Life at St Ives has traditionally revolved around its harbour. Here, up to about the time of the First World War, were to be seen the town’s large fleets of mackerel and pilchard luggers, coasting vessels loading or discharging cargoes, seine boats arriving from Porthminster deeply laden with silvery fish; and all the bustle and activity associated with a prosperous seaport and fishing town.
Today, the scene has vastly changed, yet the harbour remains the focal point of St Ives. Nearly all the fishing boats have gone, their places taken by gaily painted pleasure craft, whilst the sand, once grimy with coal, is now a clean golden bathing beach. Many regret the change, but it was inevitable with the decline in the fishing industry; and St Ives is at least fortunate in having a type of harbour that has adapted so well to meet new circumstances.
As early as the sixteenth century St Ives was the chief port of departure in the west for passage to Ireland, and there are several entries in the old Borough Accounts relating to this traffic. Thus in 1592: ‘paide William Ots to pay for 2 passengers bounde to Irelande whiche weare hosted at water treweks 3s.4d.’ ‘Paide to a man of Irelande that had his barke stollen by pirats 1s.’ 1604: ‘paide to a poore souldier that came from Irelande 3d.’ The importance of this sea-link with Ireland is shown also in a by-law passed in 1619, which decreed that ‘All yrishmen landing hencforth ther loades or Burden of tymber [are to pay] ijs.ijd. & ballaste of Sand to be taken at this charge if they liste to take it.’
No contemporary description of the harbour has survived, but it is known that prior to 1766 the pier ran out from Carn Glaze (the site of the present Fishermen’s Co-operative Stores). It appears to have been of simple construction, probably consisting of timber piles driven in the sand, with a rubble filling. The maintenance of this pier and the clearance of sand from the harbour imposed at times a severe strain on the very limited borough finances.
The harbour began to take on something of its present appearance in 1770, when a new pier was constructed to the design of John Smeaton, the great civil engineer. This was built out from the Castle Rocks, the old pier being at the same time demolished and the Wharf constructed. Though only about half its present length, Smeaton’s Pier sheltered a much greater extent of water than its predecessor did, and so accommodated the growing trade and fishing industry of the town. This growth in the years following the building of the pier is best illustrated by the annual amounts of harbour dues collected by the Trustees, which rose from £593 in 1770 to £1280 in 1814 and to £1824 by 1836.
In 1837 St Ives, very unwisely, was declared a free port, and dues ceased to be collected – a measure that resulted in unavoidable delay in carrying out further improvements.
In 1844, 165 coasting merchant vessels having a gross tonnage of 9723 arrived in the port of St Ives. By comparison, during the same year, 856 vessels arrived at Hayle, these having a tonnage of 65,979. But what was more important at St Ives was the fishing industry; in 1847 the capital invested in the pilchard fisheries was in excess of £150,000, with 400 boats and 735 men employed, whilst a further 100 men were engaged in other types of fishing.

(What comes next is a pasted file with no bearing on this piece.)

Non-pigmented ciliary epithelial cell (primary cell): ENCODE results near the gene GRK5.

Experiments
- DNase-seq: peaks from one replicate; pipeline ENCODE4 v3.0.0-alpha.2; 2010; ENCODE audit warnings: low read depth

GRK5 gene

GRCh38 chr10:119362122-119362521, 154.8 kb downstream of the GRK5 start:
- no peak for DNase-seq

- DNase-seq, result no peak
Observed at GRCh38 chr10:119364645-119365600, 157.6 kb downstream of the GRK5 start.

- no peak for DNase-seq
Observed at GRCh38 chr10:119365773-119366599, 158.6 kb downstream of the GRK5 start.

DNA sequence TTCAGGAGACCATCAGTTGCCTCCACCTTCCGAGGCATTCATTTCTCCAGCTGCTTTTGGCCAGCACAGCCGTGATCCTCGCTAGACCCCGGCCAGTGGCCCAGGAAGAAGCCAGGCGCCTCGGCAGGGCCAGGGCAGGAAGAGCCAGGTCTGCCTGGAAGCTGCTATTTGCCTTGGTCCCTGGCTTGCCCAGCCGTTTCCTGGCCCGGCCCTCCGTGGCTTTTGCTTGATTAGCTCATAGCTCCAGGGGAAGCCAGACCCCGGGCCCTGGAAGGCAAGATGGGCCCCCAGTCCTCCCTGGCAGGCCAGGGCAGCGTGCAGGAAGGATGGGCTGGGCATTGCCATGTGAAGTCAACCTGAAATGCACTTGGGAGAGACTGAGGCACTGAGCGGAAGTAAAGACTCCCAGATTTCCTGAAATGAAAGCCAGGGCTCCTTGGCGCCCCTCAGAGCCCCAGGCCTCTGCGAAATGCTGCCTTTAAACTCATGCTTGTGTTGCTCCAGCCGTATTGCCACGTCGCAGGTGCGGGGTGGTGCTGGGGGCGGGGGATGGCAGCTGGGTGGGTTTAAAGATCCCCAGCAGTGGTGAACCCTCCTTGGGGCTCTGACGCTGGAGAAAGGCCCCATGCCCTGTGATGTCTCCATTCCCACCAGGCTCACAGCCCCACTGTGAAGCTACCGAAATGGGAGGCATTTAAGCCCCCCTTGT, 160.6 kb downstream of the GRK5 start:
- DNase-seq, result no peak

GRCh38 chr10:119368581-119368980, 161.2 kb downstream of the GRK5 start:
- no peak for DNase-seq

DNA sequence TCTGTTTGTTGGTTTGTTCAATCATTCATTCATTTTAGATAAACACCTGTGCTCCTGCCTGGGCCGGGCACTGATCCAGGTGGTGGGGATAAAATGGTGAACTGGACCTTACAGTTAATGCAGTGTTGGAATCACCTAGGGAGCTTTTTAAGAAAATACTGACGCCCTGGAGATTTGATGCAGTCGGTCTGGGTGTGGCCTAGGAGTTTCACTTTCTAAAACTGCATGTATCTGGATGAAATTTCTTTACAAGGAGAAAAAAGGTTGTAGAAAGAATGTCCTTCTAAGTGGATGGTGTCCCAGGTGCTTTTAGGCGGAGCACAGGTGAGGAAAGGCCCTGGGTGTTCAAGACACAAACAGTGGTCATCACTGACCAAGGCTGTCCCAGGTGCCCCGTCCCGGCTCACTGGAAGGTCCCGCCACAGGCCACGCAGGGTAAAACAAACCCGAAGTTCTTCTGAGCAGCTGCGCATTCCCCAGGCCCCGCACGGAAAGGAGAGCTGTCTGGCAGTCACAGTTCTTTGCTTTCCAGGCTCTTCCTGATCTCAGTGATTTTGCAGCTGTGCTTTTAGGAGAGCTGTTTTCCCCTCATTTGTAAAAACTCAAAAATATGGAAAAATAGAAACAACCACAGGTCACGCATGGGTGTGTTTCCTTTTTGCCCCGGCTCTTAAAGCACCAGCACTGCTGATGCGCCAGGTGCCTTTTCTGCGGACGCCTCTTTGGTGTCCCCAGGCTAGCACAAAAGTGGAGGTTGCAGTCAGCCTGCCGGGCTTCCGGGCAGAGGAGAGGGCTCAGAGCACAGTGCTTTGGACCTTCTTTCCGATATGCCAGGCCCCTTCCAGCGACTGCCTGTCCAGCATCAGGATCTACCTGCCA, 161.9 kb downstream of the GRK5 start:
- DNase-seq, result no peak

Imports from within Britain were coal, iron and general merchandise and from abroad timber; exports within Britain were fish and copper ore, and abroad, fish and tin. Sailing vessels belonging to the port totalled 8994 tons, with a few steamers totalling 498 tons.
In 1864 work was begun on an outer harbour by erecting the New or Wood Pier at the seaward side of Smeaton’s structure, and running roughly at right angles to it. Its timber frame failed to stand up to the buffeting of the Atlantic rollers, however, and in less than twenty years it had become an almost complete wreck. Today little more than its short masonry stump remains. The failure of this project brought on an acute crisis, the harbour being desperately overcrowded with the ever-increasing fleet of fishing vessels. This situation reached its climax in 1886, with the so-called Tresidder’s riot among the fishermen.
Eventually, in 1888-90 the position was relieved by adding a lengthy extension to Smeaton’s Pier. The shorter West Pier was built in 1894 as a loading jetty for roadstone from the Carthew and Orange Lane quarries. Finally, around 1922 the Wharf Road was constructed from the lifeboat house to Chy-an-Chy, affording much needed relief to Fore Street, which previously had to carry all the traffic.
Since then, St Ives has ceased to be a seaport, whilst its fishing fleet has dwindled to extinction. These events have brought about great changes in the town itself. The smoke houses for curing, the great pilchard cellars, the barking houses for tanning nets, and the net factory have all gone, either swept away to make room for modern developments, or converted to new uses. The last St Ives pilchard cellar, in Norway Lane, was cleared out in 1968-69, much of its equipment being transferred to the St Ives Museum at Wheal Dream. Yet with all these changes, ‘Downlong’, the old fishing quarter, still retains a great deal of its atmosphere, the narrow alleyways and picturesque cottages proving a never-failing delight to artists, photographers and holiday-makers.